Yet, one Rousseauian influence often overlooked and the one with which we are most concerned here is that of the natural goodness and virtuousness of the “savage man,” or man in his most primitive state. For Rousseau man is corrupted not through sin but by society. Without the negative influence of society, such as the harsh imposition of western Christian religion and culture on their otherwise “pure” and “good” primitive beliefs, the natives would have remained innocent. When others point out how western civilization (with its Christianity, of course) has corrupted the pureness of the natives and their noble religions, we are being confronted by Rousseau. In movies, when we see the hero saved by tossing aside his rigid traditional western beliefs, opening his mind, and experiencing the wisdom of the pre-Christian native religion or non-Christian eastern spiritualism, we are being confronted by Rousseau. The idea that cultural Christianity has had a devastating effect on the pureness and inherent goodness of the natives it colonized is Rousseau. That ancient pagan religions are superior (or at least equal) to and more pure than cultural, institutional Christianity is Rousseau.

Friedrich Nietzsche – Nietzsche’s impact on our day-to-day world can be summed up more succinctly than Hegel or Rousseau’s. Nietzsche taught us to see religion, and Christianity in particular, as foolish and only for the weak-minded, those who are destined to serve the “Übermensch,” or more developed “Superman” who is their superior. Nietzsche is probably the most popular influence on our modern cinematic idea of a “hero,” one who has no regard for society’s religion and believes only in his own moral code. He is strong, self-sufficient, and contemptuous of traditional, notably Christian, society. He has a strong morality, but it is his own.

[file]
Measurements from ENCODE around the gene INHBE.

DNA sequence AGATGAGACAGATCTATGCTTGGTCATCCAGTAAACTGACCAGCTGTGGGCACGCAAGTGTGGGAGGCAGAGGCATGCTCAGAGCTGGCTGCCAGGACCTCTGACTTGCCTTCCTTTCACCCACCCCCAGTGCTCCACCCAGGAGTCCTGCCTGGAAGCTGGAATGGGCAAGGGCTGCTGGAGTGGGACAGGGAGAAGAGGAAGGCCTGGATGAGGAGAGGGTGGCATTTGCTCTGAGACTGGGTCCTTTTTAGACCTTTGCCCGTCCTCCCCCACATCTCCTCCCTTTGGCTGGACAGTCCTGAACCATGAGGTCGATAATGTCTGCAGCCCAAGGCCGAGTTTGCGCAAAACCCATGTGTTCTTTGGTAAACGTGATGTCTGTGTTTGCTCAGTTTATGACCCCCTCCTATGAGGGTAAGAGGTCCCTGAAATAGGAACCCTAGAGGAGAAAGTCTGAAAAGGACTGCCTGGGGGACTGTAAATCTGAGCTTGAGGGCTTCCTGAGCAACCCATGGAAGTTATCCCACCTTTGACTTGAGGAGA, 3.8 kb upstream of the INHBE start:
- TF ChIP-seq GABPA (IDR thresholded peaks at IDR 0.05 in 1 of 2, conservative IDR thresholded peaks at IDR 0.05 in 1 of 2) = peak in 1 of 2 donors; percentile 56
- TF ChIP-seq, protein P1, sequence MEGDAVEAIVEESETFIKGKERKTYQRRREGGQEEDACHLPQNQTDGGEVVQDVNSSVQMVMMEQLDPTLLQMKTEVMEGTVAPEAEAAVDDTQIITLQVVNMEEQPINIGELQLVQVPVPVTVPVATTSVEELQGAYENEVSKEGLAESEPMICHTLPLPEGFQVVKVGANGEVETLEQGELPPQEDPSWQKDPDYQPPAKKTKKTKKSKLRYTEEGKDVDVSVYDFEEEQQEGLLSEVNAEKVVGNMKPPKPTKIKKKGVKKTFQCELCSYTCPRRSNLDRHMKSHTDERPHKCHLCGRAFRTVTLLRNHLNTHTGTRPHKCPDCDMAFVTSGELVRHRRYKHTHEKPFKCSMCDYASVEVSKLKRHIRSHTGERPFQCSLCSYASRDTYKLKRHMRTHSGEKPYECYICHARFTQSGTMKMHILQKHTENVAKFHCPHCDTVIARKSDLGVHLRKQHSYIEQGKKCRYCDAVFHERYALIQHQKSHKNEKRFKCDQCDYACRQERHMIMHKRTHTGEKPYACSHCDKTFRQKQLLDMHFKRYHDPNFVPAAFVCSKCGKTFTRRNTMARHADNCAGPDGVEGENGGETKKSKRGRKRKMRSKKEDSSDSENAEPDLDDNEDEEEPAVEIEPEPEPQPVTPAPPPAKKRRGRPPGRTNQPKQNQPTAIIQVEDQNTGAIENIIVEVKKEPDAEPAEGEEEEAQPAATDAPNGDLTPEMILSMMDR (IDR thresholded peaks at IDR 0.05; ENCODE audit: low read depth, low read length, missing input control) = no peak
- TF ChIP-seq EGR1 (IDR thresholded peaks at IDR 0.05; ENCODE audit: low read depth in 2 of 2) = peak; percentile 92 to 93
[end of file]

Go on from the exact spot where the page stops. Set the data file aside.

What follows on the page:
Karl Marx – Marx needs little in the way of introduction in our modern world. He is probably the one on our list most familiar to the mainstream. There is no need here to explain his impact; however, we might note that the main reason he is so difficult to put down is that the mainstream does such a poor job of answering his objections to the modern post-industrial world. New thinking is required to answer Marx. Légitimité is the only force capable of conquering him. Truth conquers all.

Awareness of these dark philosophies is the first step in calling them out and then defeating them. Too often, versions of these beliefs are presented subtly as “Christian” so as to subdue the true Christian spirit. We must identify, call out, and defeat these errors spiritually, culturally, and politically. That is the positive effect of Légitimité to these negative influences.